Uncut Soffit VentsCut Open Soffit Vents

3) "Inadequate soffit ventilation"

The Problem: The builder did not install the required nine square inches per foot of intake ventilation. (Image One)

The Solution: We removed the existing soffit vents and installed a two inch continuous strip vent instead. (Image Two)

Insufficient Soffit VentilationTwo Inch Strip Vent

4) "Blocked Soffits"

The Problem: The builder pushed the insulation tight against the plywood restricting airflow from the soffit to the ridge. ( Image One)

The Solution: Pull back the insulation and install soffit vent chutes. Image two shows a typical soffit vent with blown in cellulose insulation.

Blocked Soffit VentsSoffit Vent Chutes

5) "Condensation"

The Problem: Excess water vapor from the home forms condensation on the roofing nail and drips back down on to the insulation. Image one is an attic covered in black mold with rusty dripping nails and frost on the sheathing. Image two shows the drip marks on the insulation. Image three is an attic staircase cover.

The Solution: Reduce the amount of water vapor entering the attic. You can reduce some of the water vapor entering your attic by installing an attic staircase cover. This one is shaped like a tent and sets over the pull down staircase. We recommend a cover that has an R-Value of 38 of more. An average attic can lose up to 27 percent of it's insulating properties from a missing staircase cover.

Frost In AtticCondensation Drip Marks In Attic

Attic Staircase Cover

What is the purpose of attic ventilation?

It seems like a simple question, easy enough to answer. Unfortunately, all too often, that's not the case. Most homeowners, and even some experienced builders and contractors, believe the purpose of attic ventilation is to remove heat that builds up in the summer.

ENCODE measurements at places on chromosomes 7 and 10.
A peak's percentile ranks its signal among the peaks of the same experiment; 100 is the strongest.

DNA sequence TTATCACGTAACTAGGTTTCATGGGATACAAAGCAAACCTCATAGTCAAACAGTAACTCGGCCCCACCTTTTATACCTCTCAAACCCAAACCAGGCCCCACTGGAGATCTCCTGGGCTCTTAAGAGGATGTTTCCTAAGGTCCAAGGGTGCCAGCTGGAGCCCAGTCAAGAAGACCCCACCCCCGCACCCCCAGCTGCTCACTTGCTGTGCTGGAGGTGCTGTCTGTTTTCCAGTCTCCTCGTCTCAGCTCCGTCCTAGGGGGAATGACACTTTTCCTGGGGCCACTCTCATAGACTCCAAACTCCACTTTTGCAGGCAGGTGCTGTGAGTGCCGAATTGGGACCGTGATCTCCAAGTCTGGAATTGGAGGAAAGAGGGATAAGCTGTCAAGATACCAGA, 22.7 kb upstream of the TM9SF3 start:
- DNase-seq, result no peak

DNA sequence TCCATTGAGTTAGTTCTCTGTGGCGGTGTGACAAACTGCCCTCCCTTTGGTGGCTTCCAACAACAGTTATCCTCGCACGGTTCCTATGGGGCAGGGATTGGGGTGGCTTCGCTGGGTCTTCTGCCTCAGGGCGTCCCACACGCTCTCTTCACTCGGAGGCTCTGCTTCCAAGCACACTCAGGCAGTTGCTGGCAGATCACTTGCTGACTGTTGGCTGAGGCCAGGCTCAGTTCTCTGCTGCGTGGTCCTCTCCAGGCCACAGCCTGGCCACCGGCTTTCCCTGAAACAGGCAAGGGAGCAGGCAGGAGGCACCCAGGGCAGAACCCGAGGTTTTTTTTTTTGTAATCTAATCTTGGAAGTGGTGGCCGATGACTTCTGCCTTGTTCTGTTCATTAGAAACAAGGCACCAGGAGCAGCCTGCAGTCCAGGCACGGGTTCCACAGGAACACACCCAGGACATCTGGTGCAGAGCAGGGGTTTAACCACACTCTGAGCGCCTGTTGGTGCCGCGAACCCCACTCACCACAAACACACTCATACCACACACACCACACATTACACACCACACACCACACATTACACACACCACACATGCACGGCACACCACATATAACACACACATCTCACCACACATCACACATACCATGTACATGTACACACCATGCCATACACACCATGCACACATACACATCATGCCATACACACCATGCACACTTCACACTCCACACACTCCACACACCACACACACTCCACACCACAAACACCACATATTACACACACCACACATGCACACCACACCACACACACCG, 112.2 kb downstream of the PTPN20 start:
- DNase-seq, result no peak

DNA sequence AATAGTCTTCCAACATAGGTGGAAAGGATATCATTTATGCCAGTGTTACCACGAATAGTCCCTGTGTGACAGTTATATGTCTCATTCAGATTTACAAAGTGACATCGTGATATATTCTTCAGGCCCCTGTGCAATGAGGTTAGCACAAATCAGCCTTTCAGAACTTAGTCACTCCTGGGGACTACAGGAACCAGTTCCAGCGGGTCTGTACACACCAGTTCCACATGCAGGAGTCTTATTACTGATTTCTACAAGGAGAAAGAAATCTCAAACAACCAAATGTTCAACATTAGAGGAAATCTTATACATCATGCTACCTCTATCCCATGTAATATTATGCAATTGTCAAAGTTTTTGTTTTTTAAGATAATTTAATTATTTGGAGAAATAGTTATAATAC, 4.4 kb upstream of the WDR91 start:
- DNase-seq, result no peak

That is accurate.  But what that answer leaves out is just as important as what it includes.  If you understand the principles of attic ventilation, you know an effective venting system provides year round benefits.

  • During warmer months, ventilation helps keep attics cool.
  • During colder months, ventilation reduces moisture to help keep attics dry. It also helps prevent ice dams.
  • Not all ridge vents are the same. Some of the rolled style ridge vents can be completely collapsed during installation and may not provide adequate air flow at the ridge. We recommend a collapse resistant hard plastic ridge vent. Do not install a new ridge vent before mold remediation in the attic.
  • The soffit vents must equal the volume of the ridge vent. Typically a properly installed 2" strip style soffit vent will yield 9 sq. inches per linear ft. and a 3/4 " ridge vent will yield the same proving a balanced ventilation system.

Ventilation During Warm Weather 

Dealing with the effects of heat. Why, on a hot day, are the upper rooms of a home always warmer?

Part of the answer, of course, is simple physics: hot (lighter) air rises while cooler (denser) air falls. But in most homes- the vast majority of homes without adequate attic ventilation- a far more important factor comes into play: the downward migration of heat.

Consider what happens in such a home on a typical summer day. Radiant heat from the sun hits the roof. The roof temperature increases, and heat travels into the attic.

As heat builds up in the attic, it radiates to the attic floor, then into adjacent living areas, raising temperatures there.  Eventually this accumulation of heat begins to have more practical-and costly - consequences.